Simulation Suggests That Medical Group Mergers Won't Undermine the Potential Utility of Health Information Exchanges

Published in: Health Affairs, v. 31, no. 3, Mar. 2012, p. 548-559

Posted on RAND.org on March 01, 2012

by Robert S. Rudin, Eric C. Schneider, Lynn A. Volk, Peter Szolovits, Claudia A. Salzberg, Steven Simon, David W. Bates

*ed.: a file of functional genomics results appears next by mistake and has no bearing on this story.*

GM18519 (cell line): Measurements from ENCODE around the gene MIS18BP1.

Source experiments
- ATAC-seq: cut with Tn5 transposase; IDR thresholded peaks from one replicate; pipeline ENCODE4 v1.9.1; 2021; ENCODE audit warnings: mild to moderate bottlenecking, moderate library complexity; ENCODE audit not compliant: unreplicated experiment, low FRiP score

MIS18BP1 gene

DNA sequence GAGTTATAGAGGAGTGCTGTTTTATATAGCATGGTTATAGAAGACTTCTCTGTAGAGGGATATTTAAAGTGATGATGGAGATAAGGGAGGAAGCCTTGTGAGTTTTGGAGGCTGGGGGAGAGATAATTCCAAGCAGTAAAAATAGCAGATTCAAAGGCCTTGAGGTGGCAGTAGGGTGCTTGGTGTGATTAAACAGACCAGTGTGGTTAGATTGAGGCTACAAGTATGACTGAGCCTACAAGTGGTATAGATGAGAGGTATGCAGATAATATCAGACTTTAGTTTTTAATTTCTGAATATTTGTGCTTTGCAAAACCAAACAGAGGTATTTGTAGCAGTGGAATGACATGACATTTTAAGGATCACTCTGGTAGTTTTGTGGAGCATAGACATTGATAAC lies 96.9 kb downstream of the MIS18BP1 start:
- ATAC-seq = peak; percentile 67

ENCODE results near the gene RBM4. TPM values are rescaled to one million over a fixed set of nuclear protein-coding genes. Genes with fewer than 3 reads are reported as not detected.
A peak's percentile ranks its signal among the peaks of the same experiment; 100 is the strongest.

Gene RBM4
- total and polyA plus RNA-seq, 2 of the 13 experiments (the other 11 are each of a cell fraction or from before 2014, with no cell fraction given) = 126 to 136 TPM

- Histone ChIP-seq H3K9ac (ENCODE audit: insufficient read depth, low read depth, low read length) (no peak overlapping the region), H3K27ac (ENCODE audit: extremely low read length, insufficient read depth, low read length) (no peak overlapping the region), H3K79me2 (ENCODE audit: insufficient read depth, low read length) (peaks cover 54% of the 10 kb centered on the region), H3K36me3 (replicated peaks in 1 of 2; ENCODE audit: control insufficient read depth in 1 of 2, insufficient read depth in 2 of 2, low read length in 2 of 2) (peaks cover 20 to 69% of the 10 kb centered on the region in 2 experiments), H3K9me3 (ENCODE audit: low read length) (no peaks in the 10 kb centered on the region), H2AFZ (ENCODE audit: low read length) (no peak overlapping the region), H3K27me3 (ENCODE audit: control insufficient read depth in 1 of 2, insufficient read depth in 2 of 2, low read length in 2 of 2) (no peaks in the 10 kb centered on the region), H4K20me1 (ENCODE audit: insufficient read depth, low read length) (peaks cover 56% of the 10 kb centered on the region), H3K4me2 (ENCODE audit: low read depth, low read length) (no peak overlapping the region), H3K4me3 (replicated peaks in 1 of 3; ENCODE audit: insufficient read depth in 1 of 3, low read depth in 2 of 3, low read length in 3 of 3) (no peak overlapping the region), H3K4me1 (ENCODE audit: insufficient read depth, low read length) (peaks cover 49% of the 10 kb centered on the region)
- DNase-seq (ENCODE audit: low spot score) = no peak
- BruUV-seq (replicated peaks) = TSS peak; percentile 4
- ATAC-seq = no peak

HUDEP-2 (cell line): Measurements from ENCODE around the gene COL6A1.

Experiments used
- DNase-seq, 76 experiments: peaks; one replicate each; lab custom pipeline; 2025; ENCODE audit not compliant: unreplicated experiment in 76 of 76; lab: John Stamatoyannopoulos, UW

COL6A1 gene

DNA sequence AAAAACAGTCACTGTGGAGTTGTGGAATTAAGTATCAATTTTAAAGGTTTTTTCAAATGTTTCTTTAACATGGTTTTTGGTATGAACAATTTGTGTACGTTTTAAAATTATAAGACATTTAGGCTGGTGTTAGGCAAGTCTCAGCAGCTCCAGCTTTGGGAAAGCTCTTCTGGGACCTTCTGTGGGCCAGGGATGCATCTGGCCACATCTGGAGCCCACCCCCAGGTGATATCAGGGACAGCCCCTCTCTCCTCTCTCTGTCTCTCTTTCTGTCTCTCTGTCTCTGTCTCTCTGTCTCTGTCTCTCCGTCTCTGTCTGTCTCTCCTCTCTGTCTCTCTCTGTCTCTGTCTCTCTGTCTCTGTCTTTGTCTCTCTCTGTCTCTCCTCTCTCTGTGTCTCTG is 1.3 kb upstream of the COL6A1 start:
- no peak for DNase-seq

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Federal and state agencies are investing substantial resources in the creation of community health information exchanges, which are consortia that enable independent health care organizations to exchange clinical data. However, under pressure to form accountable care organizations, medical groups may merge and support private health information exchanges. Such activity could reduce the potential utility of community exchanges—that is, the exchanges' capacity to share patient data across hospitals and physician practices that are independent. Simulations of care transitions based on data from ten Massachusetts communities suggest that there would have to be many such mergers to undermine the potential utility of health information exchanges. At the same time, because hospitals and the largest medical groups account for only 10–20 percent of care transitions in a community, information exchanges will still need to recruit a large proportion of the medical groups in a given community for the exchanges to maintain their usefulness in fostering information exchange across independent providers.

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